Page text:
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CPS, State Refuse to Address Taft Erasures

0 Comments · Wednesday, March 14, 2012
If Cincinnati Board of Education members harbor any doubts about the validity of graduation test scores at Robert A. Taft Information Technology High School, they’re not sharing them publicly.  

CPS Board Member to Question Test Erasures

0 Comments · Wednesday, March 7, 2012
Cincinnati Public Schools board member Eileen Cooper-Reed plans to raise questions about test scores at Taft Information Technology High School at the board’s March 12 meeting in response to a recent CityBeat article (“Miracle or Mirage?,” issue of Feb. 22) that delved into contrasting Ohio Graduation Test and ACT test scores at Taft in 2010 and 2011.   
cooperreed

CPS Board Member to Bring Up Taft Erasure Analysis

Eileen Cooper-Reed will broach the subject at March 12 school board meeting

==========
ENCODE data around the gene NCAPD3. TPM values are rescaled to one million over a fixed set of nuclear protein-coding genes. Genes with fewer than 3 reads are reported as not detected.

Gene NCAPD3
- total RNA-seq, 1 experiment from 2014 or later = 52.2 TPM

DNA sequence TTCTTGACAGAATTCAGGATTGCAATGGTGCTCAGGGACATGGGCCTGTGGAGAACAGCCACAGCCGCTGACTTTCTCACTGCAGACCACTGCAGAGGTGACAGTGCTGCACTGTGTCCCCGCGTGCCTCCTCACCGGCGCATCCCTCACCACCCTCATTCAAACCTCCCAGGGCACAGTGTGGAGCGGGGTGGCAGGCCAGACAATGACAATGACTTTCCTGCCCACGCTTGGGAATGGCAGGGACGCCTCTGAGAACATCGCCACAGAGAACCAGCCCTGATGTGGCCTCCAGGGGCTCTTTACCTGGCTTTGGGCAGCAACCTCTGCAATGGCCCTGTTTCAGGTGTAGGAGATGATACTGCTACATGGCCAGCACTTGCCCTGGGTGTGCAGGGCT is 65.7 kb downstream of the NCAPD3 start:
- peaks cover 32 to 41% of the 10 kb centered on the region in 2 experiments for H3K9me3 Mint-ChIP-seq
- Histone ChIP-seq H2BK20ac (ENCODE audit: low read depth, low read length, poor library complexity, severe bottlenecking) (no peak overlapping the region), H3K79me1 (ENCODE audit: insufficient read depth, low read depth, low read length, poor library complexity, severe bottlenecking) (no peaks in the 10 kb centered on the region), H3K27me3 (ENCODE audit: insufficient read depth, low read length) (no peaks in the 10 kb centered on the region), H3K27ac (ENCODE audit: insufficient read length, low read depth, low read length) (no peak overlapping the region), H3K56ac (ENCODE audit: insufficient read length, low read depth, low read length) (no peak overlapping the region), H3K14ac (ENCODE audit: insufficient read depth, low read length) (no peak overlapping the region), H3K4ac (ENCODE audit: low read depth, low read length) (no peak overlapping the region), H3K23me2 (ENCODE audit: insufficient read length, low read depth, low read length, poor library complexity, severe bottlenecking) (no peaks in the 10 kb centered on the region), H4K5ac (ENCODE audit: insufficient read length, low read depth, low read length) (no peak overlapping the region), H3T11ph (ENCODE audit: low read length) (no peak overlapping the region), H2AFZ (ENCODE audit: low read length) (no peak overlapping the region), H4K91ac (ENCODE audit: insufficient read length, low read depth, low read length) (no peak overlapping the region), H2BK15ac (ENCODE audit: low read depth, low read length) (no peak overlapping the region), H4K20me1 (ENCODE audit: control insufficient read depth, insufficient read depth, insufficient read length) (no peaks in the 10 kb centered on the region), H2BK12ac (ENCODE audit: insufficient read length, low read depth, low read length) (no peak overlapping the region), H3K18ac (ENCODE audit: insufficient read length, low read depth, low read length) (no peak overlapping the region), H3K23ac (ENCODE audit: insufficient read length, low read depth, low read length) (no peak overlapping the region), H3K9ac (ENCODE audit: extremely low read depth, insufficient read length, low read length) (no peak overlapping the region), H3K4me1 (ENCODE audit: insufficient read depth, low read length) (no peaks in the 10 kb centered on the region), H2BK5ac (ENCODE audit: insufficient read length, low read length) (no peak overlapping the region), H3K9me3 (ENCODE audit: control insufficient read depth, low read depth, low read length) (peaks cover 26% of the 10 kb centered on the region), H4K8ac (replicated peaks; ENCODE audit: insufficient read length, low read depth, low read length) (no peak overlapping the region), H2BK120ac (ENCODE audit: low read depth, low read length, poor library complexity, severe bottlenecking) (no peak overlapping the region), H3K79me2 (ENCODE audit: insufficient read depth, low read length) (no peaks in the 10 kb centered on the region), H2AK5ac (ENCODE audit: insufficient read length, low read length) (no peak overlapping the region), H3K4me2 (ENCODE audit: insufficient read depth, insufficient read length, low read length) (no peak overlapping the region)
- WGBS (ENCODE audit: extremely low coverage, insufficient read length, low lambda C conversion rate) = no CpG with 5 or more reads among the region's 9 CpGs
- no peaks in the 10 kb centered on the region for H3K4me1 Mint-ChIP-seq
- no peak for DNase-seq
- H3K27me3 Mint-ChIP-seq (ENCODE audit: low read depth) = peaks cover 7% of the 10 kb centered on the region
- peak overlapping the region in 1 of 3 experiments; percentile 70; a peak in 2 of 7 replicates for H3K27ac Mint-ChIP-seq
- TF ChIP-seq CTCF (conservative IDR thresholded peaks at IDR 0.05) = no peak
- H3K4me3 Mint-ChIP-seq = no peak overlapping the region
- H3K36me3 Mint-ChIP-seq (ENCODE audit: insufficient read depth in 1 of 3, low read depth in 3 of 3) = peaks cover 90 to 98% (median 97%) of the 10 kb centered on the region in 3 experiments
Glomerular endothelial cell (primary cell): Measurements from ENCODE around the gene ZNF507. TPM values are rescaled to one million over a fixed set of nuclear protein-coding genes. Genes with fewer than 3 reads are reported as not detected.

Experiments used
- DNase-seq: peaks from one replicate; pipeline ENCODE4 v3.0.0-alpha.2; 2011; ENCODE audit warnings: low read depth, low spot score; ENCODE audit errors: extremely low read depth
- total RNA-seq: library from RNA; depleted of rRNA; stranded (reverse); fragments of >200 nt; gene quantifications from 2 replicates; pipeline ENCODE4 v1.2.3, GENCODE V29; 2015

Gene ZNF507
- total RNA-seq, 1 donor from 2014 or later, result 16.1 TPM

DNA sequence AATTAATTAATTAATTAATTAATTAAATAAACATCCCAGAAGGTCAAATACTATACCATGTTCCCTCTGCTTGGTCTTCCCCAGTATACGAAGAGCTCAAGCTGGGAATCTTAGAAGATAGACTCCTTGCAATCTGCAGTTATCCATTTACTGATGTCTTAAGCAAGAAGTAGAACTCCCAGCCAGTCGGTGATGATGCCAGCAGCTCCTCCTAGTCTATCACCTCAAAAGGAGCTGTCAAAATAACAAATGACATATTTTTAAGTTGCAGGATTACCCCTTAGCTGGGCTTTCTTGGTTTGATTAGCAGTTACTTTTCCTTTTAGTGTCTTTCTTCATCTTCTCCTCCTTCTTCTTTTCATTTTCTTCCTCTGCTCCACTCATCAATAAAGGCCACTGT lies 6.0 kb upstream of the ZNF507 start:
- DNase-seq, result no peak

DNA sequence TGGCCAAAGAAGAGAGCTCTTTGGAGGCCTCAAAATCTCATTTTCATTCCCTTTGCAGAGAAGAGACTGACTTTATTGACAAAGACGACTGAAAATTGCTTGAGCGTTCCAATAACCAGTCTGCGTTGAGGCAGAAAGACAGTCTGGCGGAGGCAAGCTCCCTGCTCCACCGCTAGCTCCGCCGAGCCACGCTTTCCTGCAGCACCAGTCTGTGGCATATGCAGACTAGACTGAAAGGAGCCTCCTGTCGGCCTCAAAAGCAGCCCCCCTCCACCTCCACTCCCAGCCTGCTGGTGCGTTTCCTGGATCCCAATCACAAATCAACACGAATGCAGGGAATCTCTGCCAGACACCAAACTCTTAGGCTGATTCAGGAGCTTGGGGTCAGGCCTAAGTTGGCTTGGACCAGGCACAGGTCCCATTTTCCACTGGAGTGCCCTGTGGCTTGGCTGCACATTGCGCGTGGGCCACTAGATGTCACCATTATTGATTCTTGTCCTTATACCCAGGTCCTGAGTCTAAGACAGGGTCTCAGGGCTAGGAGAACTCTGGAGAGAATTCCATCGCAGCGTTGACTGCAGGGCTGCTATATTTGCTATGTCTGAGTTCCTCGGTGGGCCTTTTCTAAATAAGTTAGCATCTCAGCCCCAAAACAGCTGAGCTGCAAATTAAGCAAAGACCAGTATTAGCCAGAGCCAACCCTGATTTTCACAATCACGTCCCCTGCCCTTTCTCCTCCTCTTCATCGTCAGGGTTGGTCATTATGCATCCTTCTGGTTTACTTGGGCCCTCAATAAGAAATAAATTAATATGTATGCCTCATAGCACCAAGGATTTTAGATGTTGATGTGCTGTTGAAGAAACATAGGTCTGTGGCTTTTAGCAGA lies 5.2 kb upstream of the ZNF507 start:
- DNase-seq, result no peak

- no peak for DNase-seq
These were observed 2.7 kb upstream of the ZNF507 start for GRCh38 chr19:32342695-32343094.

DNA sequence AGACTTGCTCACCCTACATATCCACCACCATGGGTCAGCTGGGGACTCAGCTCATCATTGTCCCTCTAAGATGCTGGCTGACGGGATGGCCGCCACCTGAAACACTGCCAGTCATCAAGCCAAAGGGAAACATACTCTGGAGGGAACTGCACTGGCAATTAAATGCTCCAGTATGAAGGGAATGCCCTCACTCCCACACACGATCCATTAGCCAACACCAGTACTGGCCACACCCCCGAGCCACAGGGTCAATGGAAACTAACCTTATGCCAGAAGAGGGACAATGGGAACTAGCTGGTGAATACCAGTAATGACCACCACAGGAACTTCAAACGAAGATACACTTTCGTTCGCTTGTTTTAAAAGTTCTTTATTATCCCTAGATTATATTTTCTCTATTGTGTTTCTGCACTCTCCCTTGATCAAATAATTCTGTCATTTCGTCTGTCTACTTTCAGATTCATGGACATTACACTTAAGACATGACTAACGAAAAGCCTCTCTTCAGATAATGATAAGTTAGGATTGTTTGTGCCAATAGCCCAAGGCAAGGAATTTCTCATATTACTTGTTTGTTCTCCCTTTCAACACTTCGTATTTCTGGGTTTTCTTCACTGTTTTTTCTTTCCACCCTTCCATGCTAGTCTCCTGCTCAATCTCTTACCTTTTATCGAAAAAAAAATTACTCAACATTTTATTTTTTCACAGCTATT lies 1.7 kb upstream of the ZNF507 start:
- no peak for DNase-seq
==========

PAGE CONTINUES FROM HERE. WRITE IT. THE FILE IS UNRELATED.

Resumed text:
{CommentsCant} · Friday, March 2, 2012
Following CityBeat's Feb. 22 cover story outlining test-score discrepancies at Taft Information Technology High School, a Cincinnati Public Schools board member tells CityBeat that she plans to raise those questions as a topic of discussion at the board’s next meeting. The article, “Miracle or ...  

Miracle or Mirage?

ACT scores and a mysteriously ended cheating probe raise questions about Taft High School’s climb to the top

8 Comments · Tuesday, February 21, 2012
In a Cincinnati neighborhood plagued by high rates of blight, poverty and crime, the new $18.4 million Robert A. Taft Information Technology High School in the West End couldn’t offer a more contrasting narrative. While city police book killers and other suspected felons right next door, Taft students are enriching their minds in nine computer labs and exploring the world through wall-to-wall Wi-Fi.   

A Perk for the Powerful No More

Illegal sealing of divorce records ends, except for one case

1 Comments · Wednesday, May 5, 2010
For a long time, one of the perks of being well-connected and, typically, well-to-do in Hamilton County was divorce proceedings insulated from public view. Until three or four years ago, it was a common practice among Domestic Relations Court judges to seal divorce files simply because the parties wanted to keep their aborted marriages encrypted as "Sealed Case v. Sealed Case." It appears that the county now frowns on processing divorces in secret.